Leipheimer and Evans both beat Contador in the time trial, Leipheimer by 2'18" (which won him the stage) and Evans by 1'27", which left the Spaniard in first place overall but with an advantage of just 23" over Evans and 31" over Leipheimer. There was still one stage to go but, by gentleman's agreement, the Tour is decided at the end of the penultimate stage, the final run into Paris is largely ceremonial for everyone except the domestiques and also-rans who try to grab any last opportunity to please their sponsors while the main contenders mug it up for the press. It could have been contested and the eventual outcome could have changed completely, but neither Evans nor Leipheimer were about to break with tradition and they accepted Contador as winner.
Top Ten Final General Classification
1 Alberto Contador (ESP) Discovery Channel 91h 00' 26"
2 Cadel Evans (AUS) Predictor-Lotto + 23"
3 Levi Leipheimer (USA) Discovery Channel + 31"
4 Carlos Sastre (ESP) Team CSC + 7' 08"
5 Haimar Zubeldia (ESP) Euskaltel-Euskadi + 8' 17"
6 Alejandro Valverde (ESP) Caisse d'Epargne + 11' 37"
7 Kim Kirchen (LUX) T-Mobile Team + 12' 18"
8 Yaroslav Popovych (UKR) Discovery Channel + 12' 25"
9 Mikel Astarloza (ESP) Euskaltel-Euskadi + 14' 14"
10 Óscar Pereiro (ESP) Caisse d'Epargne + 14' 25"
The NCU were livid, especially when the race passed without incident and was even quite successful - Stallard and fifteen others involved in organising the race were handed a sine die ban: one without a specific date upon which it would end but which could be lifted at any time if the subject either successfully appealed or, as the organisation presumably hoped would be the case in this instance, apologised and did as he or she was told. Yet still Stallard would not back down, especially now that he had proved mass-start races could be held on British roads, so in November he helped launch the British League of Racing Cyclists - an organisation of like-minded riders that act as an umbrella body co-ordinating a number of pre-existing groups and would go head-to-head with the cycling establishment. In 1945 they organised the Victory Race to celebrate the end of the war - after growing, vanishing, reappearing and growing once again, it eventually became the modern Tour of Britain.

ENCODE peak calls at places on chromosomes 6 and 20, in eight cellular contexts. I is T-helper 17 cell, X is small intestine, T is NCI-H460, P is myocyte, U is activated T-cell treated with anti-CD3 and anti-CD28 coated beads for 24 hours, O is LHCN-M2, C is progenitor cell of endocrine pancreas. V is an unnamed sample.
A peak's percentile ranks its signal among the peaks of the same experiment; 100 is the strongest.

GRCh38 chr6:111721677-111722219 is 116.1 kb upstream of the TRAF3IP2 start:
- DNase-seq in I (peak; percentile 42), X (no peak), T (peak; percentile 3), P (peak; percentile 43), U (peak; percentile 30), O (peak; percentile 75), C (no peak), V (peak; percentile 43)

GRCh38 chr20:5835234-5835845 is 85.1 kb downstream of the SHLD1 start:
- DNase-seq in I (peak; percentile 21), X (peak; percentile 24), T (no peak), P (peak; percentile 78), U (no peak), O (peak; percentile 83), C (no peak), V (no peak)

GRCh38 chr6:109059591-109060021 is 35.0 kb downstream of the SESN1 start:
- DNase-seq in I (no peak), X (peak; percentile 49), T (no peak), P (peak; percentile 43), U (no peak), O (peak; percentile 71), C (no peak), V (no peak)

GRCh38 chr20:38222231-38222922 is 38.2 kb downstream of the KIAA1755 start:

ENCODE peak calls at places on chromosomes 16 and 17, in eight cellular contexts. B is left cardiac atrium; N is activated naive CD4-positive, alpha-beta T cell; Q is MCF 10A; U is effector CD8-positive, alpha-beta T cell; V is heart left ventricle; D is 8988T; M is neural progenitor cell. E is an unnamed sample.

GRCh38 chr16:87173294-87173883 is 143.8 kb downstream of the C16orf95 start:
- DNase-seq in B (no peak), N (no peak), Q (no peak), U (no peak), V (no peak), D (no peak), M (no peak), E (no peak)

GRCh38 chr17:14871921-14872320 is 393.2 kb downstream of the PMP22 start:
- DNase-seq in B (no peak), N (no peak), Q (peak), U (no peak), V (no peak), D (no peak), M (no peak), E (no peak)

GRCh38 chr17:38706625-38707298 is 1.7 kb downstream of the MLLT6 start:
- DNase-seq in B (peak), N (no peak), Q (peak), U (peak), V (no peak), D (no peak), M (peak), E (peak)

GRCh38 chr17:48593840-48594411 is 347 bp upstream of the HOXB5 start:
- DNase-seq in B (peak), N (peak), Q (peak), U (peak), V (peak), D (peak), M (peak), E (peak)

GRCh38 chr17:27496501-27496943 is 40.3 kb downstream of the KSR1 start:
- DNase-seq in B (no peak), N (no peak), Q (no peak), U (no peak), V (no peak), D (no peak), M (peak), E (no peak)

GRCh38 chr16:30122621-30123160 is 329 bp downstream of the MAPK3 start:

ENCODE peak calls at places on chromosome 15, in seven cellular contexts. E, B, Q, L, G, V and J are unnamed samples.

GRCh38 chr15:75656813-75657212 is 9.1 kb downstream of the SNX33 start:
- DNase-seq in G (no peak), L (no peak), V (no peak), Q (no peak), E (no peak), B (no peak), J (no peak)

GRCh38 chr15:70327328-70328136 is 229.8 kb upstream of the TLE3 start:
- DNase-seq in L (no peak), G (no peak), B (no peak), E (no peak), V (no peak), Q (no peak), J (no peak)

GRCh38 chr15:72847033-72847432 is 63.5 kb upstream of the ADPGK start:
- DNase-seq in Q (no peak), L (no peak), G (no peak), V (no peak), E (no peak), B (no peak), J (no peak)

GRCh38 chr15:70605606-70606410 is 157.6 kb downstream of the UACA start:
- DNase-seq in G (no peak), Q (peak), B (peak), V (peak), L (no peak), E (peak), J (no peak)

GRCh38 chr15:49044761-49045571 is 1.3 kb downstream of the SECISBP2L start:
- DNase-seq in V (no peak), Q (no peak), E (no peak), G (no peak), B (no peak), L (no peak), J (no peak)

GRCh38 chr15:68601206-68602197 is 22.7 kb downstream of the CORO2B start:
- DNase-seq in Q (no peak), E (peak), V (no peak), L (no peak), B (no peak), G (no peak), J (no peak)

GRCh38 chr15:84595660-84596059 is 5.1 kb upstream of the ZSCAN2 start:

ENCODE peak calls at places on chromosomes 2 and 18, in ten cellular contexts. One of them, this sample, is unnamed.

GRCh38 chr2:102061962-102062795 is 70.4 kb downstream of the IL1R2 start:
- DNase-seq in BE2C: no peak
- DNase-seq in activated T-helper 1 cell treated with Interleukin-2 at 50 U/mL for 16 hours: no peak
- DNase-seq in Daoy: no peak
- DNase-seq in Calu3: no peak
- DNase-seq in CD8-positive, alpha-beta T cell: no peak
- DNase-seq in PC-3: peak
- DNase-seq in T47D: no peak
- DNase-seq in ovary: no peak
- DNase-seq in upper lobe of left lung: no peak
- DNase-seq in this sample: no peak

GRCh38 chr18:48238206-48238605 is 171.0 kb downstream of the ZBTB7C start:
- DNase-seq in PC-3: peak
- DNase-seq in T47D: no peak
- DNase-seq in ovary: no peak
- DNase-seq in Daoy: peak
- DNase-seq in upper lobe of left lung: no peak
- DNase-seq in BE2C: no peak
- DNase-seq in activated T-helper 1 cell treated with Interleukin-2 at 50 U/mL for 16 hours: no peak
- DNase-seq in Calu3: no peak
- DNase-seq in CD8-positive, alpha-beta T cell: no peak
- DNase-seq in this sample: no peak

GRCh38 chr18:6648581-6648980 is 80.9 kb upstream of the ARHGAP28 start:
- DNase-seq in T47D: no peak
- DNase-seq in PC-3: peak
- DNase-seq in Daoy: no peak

Cyclists born on this day: Sharon Laws (born Kenya, British nationality, 1974); Werner Riebenbauer (Austria, 1974); Nigel Donnelly (New Zealand, 1968); Elizabeth Hepple (Australia, 1959); Brian Smith (Great Britain, 1967); Fabrizio Trezzi (Italy, 1967); Mirco Gualdi (Italy, 1968); Sergey Klimov (USSR, 1980); Sataporn Kantasa-Ard (Thailand, 1950); Fernand Decanali (France, 1925); Erik Zabel (East Germany, 1970); Robert Vidal (France, 1933); Hans-Jürgen Geschke (East Germany, 1943); Angelo Ciccone (Italy, 1980); Guido Fulst (West Germany, 1970); Børge Gissel (Denmark, 1915); Héctor Pérez (Mexico, 1959).